LG Reportedly Suing BLU Over Patent Dispute

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LG has reportedly announced that it has filed a complaint against BLU over the use of five patents related to LTE systems for use with or in smartphones. The complaints landed in the lap of the International Trade Commission, and in the Delaware's US District Court, which would preside over Miami, Florida, the place that BLU calls home. According to LG, who is filing its first ever patent-related suit against an overseas smartphone maker, the company did reach out to BLU to attempt licensing negotiations for the patents in question, but BLU reportedly did not respond, and had even outright refused LG's requests to cease the use of patented technology in the past.

LG's large portfolio of mobile networking is one of the aspects which could prove to be crucial in this dispute. Patent research firm TechIPM was noted stating that LG has the largest volume of patents related to LTE and LTE-Advanced in the United States, an honor that the Korean smartphone giant has reportedly held since 2012. While a number of core technologies essential to LTE operations stand protected under universal patent law, LG's portfolio outside of this space is vast indeed. An exact timeline for the case has not been determined as yet, but speculation points to a preliminary judgment early next year, and a resolution for the case before 2018. If LG does indeed have a legal leg to stand on, BLU will be facing down a far larger foe in court, making a win that much more unlikely.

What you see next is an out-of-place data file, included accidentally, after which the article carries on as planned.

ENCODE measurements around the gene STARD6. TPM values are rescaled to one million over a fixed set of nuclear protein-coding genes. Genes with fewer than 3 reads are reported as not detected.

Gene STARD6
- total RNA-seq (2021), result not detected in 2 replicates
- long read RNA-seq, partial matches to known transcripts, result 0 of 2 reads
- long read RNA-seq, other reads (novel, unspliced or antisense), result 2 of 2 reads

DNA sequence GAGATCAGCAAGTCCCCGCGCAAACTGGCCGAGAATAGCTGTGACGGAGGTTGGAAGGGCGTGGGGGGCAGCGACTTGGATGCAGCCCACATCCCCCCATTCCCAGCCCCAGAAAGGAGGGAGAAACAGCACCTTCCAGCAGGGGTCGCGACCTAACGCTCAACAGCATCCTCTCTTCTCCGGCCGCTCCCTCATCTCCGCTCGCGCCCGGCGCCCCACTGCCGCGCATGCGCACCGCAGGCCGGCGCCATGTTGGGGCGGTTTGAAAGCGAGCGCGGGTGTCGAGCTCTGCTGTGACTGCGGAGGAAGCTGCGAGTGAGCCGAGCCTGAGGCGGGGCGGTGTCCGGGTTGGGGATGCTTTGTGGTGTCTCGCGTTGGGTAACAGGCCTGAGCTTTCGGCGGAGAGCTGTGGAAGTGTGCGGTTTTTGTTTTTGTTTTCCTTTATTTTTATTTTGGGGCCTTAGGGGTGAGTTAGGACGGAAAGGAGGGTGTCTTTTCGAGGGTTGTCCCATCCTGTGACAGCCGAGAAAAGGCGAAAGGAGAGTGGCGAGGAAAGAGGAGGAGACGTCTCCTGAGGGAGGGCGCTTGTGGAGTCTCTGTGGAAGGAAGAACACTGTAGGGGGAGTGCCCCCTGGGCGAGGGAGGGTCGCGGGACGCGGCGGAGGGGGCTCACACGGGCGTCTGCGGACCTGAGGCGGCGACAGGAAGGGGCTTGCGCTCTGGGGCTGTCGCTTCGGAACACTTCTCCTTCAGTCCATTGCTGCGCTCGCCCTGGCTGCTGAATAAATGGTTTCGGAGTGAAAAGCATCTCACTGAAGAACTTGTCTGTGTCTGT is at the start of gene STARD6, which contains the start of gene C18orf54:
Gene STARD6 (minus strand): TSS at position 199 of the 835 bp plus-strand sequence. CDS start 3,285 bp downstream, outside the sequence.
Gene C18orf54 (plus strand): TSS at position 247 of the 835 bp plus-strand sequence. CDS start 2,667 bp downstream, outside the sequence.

LG did not name the patents in question, only stating that they were somehow LTE-related. The chief of LG's patent division, Jeong Saeng-gyu, was reported making a firm stand, stating that LG is quite willing to "take decisive actions" in protecting its intellectual property. BLU is a relatively small target in the grand scheme of things, but have reached a fair amount of prominence as the sixth largest smartphone maker in the United States, with some 5.2 million phones sold over the years. While LG dwarfs BLU by most measures, the fact that this has now reached a court0level status, suggests that LG is willing to go the distance with anyone to protect its intellectual property.

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